A Belief.

Here’s a pro-tip friends: You never need to tell weird kids that they’re weird.

We know it. Always, always, we know it.

No one has ever pointed to me and said “Yes! That girl! She is the paragon of Normal! She will get a job as a secretary and have 2.3 children!” (Which is fine, because “normal”, just like virginity and gender, are social constructs. Please try again.)

I know I’ve never been anyone’s idea of average, and I freaking own that. I fly my freak flag with pride, because I earned it.

That being said, there are some things that are easier than others. “You’re weird”, yes. fine. Of course. That’s one that’s tattooed onto my heart.

“What is wrong with you?”

That’s a bit different.

Sometimes that one doesn’t come from a place meaning to hurt. Sometimes it’s good-hearted, well-meaning people.

“Have you ever thought of getting scanned for this? My friend has it, and it causes hormone imbalance.”

“Have you ever gotten checked for this disorder? You sound like you experience symptoms of it.”

There’s another phrase, that most weird kids know. It’s not as happy as “Yep! I’m a weirdo!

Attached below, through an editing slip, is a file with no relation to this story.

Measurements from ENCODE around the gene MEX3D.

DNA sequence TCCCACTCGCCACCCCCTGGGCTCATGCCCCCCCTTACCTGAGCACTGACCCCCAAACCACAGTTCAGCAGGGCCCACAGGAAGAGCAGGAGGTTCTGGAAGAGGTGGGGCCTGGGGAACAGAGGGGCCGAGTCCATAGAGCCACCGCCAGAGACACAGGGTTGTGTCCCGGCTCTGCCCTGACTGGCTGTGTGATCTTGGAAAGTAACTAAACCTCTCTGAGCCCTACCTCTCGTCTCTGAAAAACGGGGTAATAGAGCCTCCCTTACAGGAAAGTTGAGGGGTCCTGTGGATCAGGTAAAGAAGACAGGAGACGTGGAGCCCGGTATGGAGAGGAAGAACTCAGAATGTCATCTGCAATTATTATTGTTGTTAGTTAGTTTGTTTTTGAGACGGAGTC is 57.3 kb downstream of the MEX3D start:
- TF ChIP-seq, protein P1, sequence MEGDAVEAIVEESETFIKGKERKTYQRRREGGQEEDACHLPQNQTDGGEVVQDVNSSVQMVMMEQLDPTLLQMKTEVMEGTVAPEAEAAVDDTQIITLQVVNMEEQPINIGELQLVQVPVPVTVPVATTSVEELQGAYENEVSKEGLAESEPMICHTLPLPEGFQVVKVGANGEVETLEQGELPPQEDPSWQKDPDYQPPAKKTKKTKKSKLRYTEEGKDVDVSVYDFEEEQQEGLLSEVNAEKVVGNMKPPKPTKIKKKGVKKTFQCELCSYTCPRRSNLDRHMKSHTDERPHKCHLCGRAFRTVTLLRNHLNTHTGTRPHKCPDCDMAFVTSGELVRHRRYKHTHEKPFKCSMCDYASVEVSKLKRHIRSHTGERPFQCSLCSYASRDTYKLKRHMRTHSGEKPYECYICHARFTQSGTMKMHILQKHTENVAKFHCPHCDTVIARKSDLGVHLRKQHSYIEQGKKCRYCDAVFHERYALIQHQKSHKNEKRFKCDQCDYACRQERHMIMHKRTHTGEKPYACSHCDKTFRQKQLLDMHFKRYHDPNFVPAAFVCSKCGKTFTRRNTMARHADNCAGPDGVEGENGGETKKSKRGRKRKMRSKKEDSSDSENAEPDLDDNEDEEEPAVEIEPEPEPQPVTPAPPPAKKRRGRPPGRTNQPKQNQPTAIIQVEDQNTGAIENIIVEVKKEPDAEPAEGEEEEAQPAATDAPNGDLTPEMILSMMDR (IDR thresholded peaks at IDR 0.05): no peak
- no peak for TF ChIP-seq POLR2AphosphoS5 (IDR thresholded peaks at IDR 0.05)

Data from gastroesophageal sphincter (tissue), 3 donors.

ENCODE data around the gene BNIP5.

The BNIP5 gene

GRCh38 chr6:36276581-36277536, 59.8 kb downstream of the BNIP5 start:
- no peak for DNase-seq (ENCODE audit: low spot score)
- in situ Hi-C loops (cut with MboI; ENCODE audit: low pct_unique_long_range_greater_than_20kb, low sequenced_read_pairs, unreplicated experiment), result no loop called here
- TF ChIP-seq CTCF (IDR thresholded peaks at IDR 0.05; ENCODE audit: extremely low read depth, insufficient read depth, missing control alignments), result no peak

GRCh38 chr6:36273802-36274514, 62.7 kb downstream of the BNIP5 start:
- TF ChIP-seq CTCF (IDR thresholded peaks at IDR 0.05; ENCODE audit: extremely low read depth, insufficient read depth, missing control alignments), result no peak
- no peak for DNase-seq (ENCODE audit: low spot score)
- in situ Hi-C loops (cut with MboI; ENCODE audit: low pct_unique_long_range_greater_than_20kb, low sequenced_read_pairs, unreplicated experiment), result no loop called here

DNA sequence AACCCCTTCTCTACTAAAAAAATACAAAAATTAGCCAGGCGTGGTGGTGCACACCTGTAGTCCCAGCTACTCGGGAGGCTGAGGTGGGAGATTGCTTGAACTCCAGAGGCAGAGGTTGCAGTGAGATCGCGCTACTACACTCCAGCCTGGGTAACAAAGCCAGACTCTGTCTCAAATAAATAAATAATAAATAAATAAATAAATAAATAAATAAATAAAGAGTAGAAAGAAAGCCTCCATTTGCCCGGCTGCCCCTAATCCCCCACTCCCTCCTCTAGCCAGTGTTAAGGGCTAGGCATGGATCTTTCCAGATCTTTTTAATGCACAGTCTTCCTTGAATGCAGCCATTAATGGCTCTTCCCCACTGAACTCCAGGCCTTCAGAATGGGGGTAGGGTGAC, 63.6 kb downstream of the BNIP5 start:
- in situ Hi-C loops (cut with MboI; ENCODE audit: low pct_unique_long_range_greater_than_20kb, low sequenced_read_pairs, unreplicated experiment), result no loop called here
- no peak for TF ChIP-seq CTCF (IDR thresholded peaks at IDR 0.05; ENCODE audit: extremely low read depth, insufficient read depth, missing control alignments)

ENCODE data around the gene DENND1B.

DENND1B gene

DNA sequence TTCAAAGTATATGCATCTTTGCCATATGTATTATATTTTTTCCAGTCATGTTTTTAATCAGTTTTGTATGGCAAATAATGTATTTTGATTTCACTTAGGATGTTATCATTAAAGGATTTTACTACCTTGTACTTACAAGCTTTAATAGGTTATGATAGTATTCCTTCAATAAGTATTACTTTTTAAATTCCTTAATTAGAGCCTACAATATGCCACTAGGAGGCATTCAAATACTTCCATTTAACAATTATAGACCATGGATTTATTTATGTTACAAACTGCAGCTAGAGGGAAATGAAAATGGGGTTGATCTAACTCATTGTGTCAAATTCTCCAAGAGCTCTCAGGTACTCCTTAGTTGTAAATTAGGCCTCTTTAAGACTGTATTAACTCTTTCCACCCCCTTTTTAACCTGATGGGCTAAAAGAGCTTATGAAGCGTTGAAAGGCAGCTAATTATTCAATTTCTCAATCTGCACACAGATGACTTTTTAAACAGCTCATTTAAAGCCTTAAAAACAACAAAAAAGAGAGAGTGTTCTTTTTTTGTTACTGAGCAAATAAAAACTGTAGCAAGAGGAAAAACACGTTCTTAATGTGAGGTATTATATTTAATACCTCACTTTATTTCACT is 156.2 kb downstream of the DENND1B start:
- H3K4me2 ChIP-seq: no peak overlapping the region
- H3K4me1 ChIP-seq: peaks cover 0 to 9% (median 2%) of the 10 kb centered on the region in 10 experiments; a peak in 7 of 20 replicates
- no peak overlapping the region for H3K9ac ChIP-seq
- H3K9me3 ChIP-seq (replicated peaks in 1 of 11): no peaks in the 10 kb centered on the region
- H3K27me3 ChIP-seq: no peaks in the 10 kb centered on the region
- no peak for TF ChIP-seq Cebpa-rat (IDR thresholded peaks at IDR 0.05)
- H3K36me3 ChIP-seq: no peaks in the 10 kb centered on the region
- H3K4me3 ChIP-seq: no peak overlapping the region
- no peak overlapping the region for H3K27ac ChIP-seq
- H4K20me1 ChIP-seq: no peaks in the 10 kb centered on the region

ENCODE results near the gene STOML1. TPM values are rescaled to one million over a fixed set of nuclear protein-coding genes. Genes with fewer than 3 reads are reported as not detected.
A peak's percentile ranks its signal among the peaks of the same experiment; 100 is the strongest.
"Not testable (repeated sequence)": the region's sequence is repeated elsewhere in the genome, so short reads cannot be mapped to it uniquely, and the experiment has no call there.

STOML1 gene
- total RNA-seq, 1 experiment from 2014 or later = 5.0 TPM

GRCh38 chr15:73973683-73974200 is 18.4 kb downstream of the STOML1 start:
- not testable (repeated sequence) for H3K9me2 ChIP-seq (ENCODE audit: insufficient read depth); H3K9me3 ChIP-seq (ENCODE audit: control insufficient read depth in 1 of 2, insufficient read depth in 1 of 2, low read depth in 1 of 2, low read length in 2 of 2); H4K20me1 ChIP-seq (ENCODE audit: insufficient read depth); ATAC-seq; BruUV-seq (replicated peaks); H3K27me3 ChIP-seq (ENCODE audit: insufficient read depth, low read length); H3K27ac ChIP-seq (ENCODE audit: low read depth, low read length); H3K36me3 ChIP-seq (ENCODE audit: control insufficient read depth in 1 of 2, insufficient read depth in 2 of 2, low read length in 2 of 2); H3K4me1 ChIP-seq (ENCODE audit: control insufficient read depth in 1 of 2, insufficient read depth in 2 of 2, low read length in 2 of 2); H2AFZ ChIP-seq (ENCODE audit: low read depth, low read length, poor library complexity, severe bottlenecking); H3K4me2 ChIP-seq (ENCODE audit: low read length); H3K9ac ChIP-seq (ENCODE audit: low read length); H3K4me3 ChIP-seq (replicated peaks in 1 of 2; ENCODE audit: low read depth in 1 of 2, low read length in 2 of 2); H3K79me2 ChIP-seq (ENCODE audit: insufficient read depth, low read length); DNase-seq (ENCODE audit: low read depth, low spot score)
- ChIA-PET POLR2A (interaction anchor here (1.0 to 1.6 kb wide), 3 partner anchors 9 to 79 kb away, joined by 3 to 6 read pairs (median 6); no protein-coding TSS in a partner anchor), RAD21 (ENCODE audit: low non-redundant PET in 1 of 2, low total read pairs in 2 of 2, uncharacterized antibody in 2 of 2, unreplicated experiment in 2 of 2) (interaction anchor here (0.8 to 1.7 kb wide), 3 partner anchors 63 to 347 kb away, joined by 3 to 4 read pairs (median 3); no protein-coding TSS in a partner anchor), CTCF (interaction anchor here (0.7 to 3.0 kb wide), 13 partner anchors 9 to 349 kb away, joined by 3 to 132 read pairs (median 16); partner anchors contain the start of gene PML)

There’s nothing wrong with me.

 

There’s nothing wrong with me.

 

It’s fragile, it’s bitter and it’s sharp. It’s a weapon held close. It’s razor wire fencing around the heart. It’s all of the things that people fight to believe:

I am good. I am worth knowing. I can function in society. I can give back.

There’s nothing wrong with me. There’s nothing wrong with me. There’s nothing wrong with me.

It’s carved into palms by fingernails because fists don’t help. It’s tracked in tears because it’s not a belief that can be forced onto others.

It’s this delicate, breakable thing that is absolutely required for the life on the edges; as a drifter colony bum.

Strange kids don’t have the approval of the group, so we have to approve of ourselves. It’s hard, but it’s good.

Weird kids have steel in their smiles. It covers up the teeth we’ve broken as we bite into the hardest parts of life.

We shine brightest in the dark, but we earned that too.

The hardest thing about this one though, is that “There’s nothing wrong with me” is that it casts a shadow.

It’s dark and quiet and soft, and it slips into the cracks and it whispers “Are you sure?” “How do you know?”

 

And that’s what makes it belief.

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